It is a joy to see someone who has heard the Gospel of Jesus Christ and come to believe in the saving power of His Word. The living faith that flows out of the heart of a believer can change the world. It is even more wonderful when that faith is manifest in a life that seemed dead set against believing. St. Augustine’s mother prayed for him for fourteen years before the seed took root and grew. Imagine her joy to see him saved from sin and death and then become a great advocate of the Gospel of Christ.

We can’t make the seeds grow any more than we can plant a field of grass in a concrete ditch. However, God can make them grow and thrive. Even through the heat of the day or the raging waters of a storm, the plants may wither but the roots remain and will continue to grow another day. If that ditch is left on its own, without maintenance cleaning to silt and grasses occasionally, it will fill with more dirt, plants and even trees , bearing fruit in ever increasing number. That’s how it is with faith – seeds are planted and grow according to God’s good and perfect love. Thanks be to God.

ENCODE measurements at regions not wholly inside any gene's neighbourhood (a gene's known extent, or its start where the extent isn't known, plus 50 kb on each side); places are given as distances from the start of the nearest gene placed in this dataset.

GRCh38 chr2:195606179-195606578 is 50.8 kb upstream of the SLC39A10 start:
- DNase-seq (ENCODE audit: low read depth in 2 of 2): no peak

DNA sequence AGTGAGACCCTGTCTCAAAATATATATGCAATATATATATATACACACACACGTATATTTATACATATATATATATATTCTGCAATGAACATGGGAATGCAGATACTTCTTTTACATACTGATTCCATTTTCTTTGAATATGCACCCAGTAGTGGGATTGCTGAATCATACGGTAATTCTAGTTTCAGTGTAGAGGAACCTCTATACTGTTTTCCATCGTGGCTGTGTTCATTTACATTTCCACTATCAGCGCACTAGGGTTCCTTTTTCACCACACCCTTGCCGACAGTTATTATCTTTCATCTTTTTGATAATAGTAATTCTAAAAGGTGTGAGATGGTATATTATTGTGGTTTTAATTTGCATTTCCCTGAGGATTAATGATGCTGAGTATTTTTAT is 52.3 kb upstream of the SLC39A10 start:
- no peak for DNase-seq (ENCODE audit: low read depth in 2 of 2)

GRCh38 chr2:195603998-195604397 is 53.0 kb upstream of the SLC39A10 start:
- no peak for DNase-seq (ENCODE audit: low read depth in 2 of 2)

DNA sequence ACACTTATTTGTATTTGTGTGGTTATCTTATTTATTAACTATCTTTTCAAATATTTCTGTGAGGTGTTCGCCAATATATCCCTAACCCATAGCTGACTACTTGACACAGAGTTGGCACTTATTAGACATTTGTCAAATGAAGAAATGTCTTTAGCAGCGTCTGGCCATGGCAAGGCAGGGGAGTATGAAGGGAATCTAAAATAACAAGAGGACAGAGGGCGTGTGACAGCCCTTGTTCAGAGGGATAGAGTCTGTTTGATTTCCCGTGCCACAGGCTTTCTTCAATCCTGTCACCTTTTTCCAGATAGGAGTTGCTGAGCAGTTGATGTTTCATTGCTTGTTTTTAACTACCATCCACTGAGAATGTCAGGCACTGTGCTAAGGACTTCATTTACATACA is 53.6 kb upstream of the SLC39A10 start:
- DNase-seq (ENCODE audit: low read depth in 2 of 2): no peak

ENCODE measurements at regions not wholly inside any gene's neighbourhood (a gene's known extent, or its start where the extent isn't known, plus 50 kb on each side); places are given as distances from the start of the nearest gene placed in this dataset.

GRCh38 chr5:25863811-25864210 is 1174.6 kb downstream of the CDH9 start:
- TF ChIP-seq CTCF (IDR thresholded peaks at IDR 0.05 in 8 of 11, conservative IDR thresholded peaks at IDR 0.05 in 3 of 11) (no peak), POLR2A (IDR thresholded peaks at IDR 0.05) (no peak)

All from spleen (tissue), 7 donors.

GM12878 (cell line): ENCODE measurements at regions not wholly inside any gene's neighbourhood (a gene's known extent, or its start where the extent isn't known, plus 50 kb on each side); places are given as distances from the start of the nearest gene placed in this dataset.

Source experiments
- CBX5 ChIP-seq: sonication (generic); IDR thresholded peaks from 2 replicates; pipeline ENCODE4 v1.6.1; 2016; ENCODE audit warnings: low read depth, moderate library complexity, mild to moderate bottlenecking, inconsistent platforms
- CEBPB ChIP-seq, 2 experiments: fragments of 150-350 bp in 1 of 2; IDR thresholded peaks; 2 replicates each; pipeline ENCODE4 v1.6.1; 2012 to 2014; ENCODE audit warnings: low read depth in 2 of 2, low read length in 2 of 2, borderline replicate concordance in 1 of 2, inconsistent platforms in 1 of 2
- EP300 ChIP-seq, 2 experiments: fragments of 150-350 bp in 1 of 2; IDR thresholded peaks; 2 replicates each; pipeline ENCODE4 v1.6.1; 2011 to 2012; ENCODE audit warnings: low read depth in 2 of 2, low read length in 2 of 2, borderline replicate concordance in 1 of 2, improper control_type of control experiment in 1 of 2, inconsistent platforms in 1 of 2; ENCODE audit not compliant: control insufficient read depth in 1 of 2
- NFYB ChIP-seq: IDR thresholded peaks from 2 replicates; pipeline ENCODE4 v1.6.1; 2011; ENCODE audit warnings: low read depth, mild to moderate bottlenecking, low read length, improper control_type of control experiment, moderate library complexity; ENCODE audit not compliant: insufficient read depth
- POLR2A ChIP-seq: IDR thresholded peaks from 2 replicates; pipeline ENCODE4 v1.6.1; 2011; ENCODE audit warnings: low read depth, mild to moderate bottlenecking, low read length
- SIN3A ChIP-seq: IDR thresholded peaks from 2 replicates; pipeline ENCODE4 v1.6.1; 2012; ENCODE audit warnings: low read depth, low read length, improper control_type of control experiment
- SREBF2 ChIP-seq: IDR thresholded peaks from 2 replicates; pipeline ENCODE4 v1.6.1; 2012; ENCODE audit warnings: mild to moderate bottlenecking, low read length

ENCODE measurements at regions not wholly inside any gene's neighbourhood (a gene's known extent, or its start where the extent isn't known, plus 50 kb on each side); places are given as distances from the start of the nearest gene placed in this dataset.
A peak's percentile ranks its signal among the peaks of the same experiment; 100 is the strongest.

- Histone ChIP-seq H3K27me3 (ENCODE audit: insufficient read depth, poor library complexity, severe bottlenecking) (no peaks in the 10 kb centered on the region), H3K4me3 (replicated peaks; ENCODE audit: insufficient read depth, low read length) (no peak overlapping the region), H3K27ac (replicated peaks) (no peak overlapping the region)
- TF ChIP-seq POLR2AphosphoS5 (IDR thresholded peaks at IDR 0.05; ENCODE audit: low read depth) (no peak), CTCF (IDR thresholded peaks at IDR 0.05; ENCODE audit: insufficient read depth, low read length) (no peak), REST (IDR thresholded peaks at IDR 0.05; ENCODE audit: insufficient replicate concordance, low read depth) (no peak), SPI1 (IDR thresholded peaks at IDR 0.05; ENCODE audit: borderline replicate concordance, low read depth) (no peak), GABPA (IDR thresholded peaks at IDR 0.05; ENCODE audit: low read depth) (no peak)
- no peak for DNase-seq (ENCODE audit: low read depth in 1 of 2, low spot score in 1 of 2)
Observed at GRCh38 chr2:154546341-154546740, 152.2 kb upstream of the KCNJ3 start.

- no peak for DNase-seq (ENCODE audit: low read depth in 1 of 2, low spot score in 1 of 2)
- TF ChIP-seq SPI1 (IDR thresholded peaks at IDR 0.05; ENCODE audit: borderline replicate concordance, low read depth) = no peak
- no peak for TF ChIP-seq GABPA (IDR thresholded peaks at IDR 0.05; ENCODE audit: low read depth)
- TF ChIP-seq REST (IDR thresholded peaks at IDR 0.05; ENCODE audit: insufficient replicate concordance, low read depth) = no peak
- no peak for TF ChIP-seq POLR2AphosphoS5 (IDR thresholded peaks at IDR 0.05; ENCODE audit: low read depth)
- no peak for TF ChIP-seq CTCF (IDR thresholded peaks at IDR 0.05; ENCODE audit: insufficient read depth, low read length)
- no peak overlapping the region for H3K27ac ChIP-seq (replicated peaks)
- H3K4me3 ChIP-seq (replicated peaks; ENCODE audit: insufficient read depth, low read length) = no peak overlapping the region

May 22, 2004

Prison  Scott Everett was murdered. His father, the Reverend Walter Everett, became incredibly angry when he heard of his son’s death. It was even worse when the killer plea bargained himself into a lighter sentence. He walked away with great rage that affected his whole life. He wondered how he would ever let go of the anger, but things began to change when he heard the young man say he was sorry. On the first anniversary of his son’s death, Walter wrote to Mike. He described his anger and asked some questions. Then he wrote, “Having said all that, I want to thank you for what you said in court, and as hard as these words are for me to write, I forgive you.” He told Mike about Jesus. Mike wrote and told Walter that he had never before been forgiven and that he had prayed for the forgiveness of Jesus Christ. Walter visited Mike in prison and they wrote often. When the time came for Mike to be paroled, Walter was there to testify on his behalf and he was granted an early release.

Forgiveness is not an easy thing to do, but it is even harder to show forgiveness in action. Even though we say the words “I forgive you” we still demand justice. Sin deserves the consequences we face and our sense of rightness insists that the entire punishment be given. It is unusual for the victim’s father to go before a parole board and ask the punishment be lessoned – especially since he was angry that the original sentence was already light. However, Walter realized that God’s justice demands a much higher response; His justice that includes mercy and forgiveness for the repentant sinner.